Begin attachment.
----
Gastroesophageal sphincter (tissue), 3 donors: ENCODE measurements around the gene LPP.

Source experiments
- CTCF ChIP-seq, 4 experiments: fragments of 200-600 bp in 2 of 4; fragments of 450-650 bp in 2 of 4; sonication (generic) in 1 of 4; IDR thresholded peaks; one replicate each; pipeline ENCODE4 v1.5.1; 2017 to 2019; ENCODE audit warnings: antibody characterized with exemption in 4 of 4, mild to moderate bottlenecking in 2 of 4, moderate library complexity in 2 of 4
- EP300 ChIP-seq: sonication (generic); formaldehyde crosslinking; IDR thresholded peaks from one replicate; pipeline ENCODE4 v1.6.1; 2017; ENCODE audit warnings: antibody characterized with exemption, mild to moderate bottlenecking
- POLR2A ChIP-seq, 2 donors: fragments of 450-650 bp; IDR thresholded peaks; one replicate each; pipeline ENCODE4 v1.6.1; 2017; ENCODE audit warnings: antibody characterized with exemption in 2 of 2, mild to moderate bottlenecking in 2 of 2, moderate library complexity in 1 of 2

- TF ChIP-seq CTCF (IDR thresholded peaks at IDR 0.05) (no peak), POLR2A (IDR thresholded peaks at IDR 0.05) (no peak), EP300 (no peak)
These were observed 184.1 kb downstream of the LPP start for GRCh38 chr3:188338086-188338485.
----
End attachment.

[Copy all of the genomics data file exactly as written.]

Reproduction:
Gastroesophageal sphincter (tissue), 3 donors: ENCODE measurements around the gene LPP.

Source experiments
- CTCF ChIP-seq, 4 experiments: fragments of 200-600 bp in 2 of 4; fragments of 450-650 bp in 2 of 4; sonication (generic) in 1 of 4; IDR thresholded peaks; one replicate each; pipeline ENCODE4 v1.5.1; 2017 to 2019; ENCODE audit warnings: antibody characterized with exemption in 4 of 4, mild to moderate bottlenecking in 2 of 4, moderate library complexity in 2 of 4
- EP300 ChIP-seq: sonication (generic); formaldehyde crosslinking; IDR thresholded peaks from one replicate; pipeline ENCODE4 v1.6.1; 2017; ENCODE audit warnings: antibody characterized with exemption, mild to moderate bottlenecking
- POLR2A ChIP-seq, 2 donors: fragments of 450-650 bp; IDR thresholded peaks; one replicate each; pipeline ENCODE4 v1.6.1; 2017; ENCODE audit warnings: antibody characterized with exemption in 2 of 2, mild to moderate bottlenecking in 2 of 2, moderate library complexity in 1 of 2

- TF ChIP-seq CTCF (IDR thresholded peaks at IDR 0.05) (no peak), POLR2A (IDR thresholded peaks at IDR 0.05) (no peak), EP300 (no peak)
These were observed 184.1 kb downstream of the LPP start for GRCh38 chr3:188338086-188338485.